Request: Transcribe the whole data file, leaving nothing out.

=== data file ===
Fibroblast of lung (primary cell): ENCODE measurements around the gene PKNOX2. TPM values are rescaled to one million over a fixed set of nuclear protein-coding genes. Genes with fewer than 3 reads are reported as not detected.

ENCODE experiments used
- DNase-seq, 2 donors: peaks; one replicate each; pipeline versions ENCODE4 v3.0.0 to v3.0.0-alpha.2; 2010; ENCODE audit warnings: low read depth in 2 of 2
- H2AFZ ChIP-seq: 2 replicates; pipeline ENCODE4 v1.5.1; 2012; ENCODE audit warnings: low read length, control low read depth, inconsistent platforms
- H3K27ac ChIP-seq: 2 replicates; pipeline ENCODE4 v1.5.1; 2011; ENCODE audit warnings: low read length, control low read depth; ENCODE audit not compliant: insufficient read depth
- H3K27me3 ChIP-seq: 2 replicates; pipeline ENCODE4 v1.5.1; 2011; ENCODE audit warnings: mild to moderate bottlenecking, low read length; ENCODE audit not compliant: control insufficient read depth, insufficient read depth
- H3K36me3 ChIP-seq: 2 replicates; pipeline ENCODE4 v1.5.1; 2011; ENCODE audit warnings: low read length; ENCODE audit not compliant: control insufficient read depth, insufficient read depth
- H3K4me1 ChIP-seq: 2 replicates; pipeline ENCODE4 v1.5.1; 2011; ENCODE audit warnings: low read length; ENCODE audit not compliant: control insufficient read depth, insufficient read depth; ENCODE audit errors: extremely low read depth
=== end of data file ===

Fibroblast of lung (primary cell): ENCODE measurements around the gene PKNOX2. TPM values are rescaled to one million over a fixed set of nuclear protein-coding genes. Genes with fewer than 3 reads are reported as not detected.

ENCODE experiments used
- DNase-seq, 2 donors: peaks; one replicate each; pipeline versions ENCODE4 v3.0.0 to v3.0.0-alpha.2; 2010; ENCODE audit warnings: low read depth in 2 of 2
- H2AFZ ChIP-seq: 2 replicates; pipeline ENCODE4 v1.5.1; 2012; ENCODE audit warnings: low read length, control low read depth, inconsistent platforms
- H3K27ac ChIP-seq: 2 replicates; pipeline ENCODE4 v1.5.1; 2011; ENCODE audit warnings: low read length, control low read depth; ENCODE audit not compliant: insufficient read depth
- H3K27me3 ChIP-seq: 2 replicates; pipeline ENCODE4 v1.5.1; 2011; ENCODE audit warnings: mild to moderate bottlenecking, low read length; ENCODE audit not compliant: control insufficient read depth, insufficient read depth
- H3K36me3 ChIP-seq: 2 replicates; pipeline ENCODE4 v1.5.1; 2011; ENCODE audit warnings: low read length; ENCODE audit not compliant: control insufficient read depth, insufficient read depth
- H3K4me1 ChIP-seq: 2 replicates; pipeline ENCODE4 v1.5.1; 2011; ENCODE audit warnings: low read length; ENCODE audit not compliant: control insufficient read depth, insufficient read depth; ENCODE audit errors: extremely low read depth